It’s been over a month since I lost the cellphone inside a cab. I don’t really remember how it happened. One minute it was in my pocket; the next, it was gone. I can only assume it slipped out during the short trip from the bus terminal to my house.
I didn’t worry over it. My only concern was that it wasn’t mine to lose. My sister had lent it to me a year ago so I would look “suited” to my new job in a US organization. She even had me buy a new case for it, since pink didn’t look “suitable” enough. I was just happy to have a phone that worked. While I loved my six-year old phone, its screen kept dying out. I had to swing it in every direction so I could read my messages.
Reluctantly, I stuffed the old thing deep into a wooden drawer, where it has lain silently for over a year along with trinkets and other ornaments that I have forgotten to use.
Until today. I dug up the old phone from where it hibernated, snatched its outdated charger from the same hole, and plugged it in. I pushed the power button that had already undergone repair in the past, and whola! The screen came to life. There was even a message for me: “Ipasok ang SIM card (Put the SIM card in) .” I had forgotten that my phone’s language setting was in Tagalog. Cool.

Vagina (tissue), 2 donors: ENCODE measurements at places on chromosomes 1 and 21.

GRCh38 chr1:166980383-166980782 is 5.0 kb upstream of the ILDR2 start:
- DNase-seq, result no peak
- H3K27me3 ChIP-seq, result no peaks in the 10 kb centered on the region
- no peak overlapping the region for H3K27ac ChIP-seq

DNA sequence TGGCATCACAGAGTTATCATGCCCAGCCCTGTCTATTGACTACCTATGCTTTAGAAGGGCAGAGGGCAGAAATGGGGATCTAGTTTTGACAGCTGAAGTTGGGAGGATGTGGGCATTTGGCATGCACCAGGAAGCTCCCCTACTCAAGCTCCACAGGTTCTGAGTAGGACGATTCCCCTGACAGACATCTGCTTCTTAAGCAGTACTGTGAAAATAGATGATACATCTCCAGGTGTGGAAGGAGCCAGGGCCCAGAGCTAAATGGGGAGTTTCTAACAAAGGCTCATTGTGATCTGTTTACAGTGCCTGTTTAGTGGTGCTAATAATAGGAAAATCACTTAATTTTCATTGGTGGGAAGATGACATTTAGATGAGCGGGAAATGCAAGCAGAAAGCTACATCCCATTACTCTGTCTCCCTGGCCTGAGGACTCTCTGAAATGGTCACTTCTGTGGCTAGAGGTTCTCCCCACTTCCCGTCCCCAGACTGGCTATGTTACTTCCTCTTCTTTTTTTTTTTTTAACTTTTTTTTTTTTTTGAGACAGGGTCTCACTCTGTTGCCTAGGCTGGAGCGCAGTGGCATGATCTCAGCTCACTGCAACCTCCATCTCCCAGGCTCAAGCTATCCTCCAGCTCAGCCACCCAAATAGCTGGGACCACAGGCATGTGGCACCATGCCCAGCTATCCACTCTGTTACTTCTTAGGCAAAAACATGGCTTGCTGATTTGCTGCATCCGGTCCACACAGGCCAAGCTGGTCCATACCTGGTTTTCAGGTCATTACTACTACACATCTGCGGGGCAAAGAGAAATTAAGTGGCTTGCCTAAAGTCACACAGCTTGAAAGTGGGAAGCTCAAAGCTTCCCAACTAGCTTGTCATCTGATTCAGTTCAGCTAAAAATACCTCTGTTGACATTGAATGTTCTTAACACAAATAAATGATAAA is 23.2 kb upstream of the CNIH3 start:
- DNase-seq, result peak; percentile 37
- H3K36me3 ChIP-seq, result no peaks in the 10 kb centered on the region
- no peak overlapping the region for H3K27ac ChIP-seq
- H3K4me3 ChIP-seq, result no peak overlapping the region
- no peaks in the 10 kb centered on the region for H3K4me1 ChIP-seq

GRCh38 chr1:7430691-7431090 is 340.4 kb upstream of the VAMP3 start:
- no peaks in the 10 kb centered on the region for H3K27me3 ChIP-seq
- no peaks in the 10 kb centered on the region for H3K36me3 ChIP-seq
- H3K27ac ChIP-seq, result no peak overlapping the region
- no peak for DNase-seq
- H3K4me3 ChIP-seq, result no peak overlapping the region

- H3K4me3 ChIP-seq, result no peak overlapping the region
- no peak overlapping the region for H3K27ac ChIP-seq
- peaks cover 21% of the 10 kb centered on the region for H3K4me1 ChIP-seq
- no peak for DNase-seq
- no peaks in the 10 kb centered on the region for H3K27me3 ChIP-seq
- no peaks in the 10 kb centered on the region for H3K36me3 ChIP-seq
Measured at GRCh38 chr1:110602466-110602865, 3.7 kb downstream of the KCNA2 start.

I knew that SIM cards are affordable now. I just had no idea how cheap they have become.
P45, that’s how much they are from that card kiosk just a few steps away from my place. Over 10 years ago, I bought my first SIM card for six times that amount inside a mall. They were not available anywhere else.
Excited to see if my old phone still worked, I quickly inserted the SIM card inside the back panel, battled with the casing, and pressed the power button again. There was another message, “Code ng Seguridad (Security Code)”, above a formidable-looking rectangular box.
I typed in four digits, but the screen blinked red: “Maling code (Wrong code). Stop!” I clicked on more combinations, but the screen kept screaming stop. So I did. I had no idea what number I had used to lock my phone against possible intruders…or me.
Good thing I found a website that dishes out the master code, the one code to rule them all. Good thing my phone was an old Nokia model, otherwise the code wouldn’t have worked.
I keyed in the master code. Whola! My phone was up and running again, asking for the petsa (date) and oras (time). The screen seemed to be working perfectly.
Over a hundred messages were in the inbox. I thought shortly if I should go over each one to see if any was still important. But I decided to delete all of them. They were important a year ago. I wasn’t about to delve into the past any further.
Now that I have something to connect me with the rest of the world again, I find myself hesitant to let people know. I have managed without a phone, and I feel unwilling to give up this quiet interlude devoid of that classic beep-beep calling on me to check a message or answer a call.
I was even able to travel without a cellphone. The people I care about knew I was still alive through one or two text messages sent from the mobile phones of my travel buddies. I got along pretty well, except when I was texting through a QWERTY phone. That blasted miniscule keypad made it seem like I couldn’t spell.
But I probably have to let people know soon. My phone is out of hibernation. Maybe it’s time I do that, too.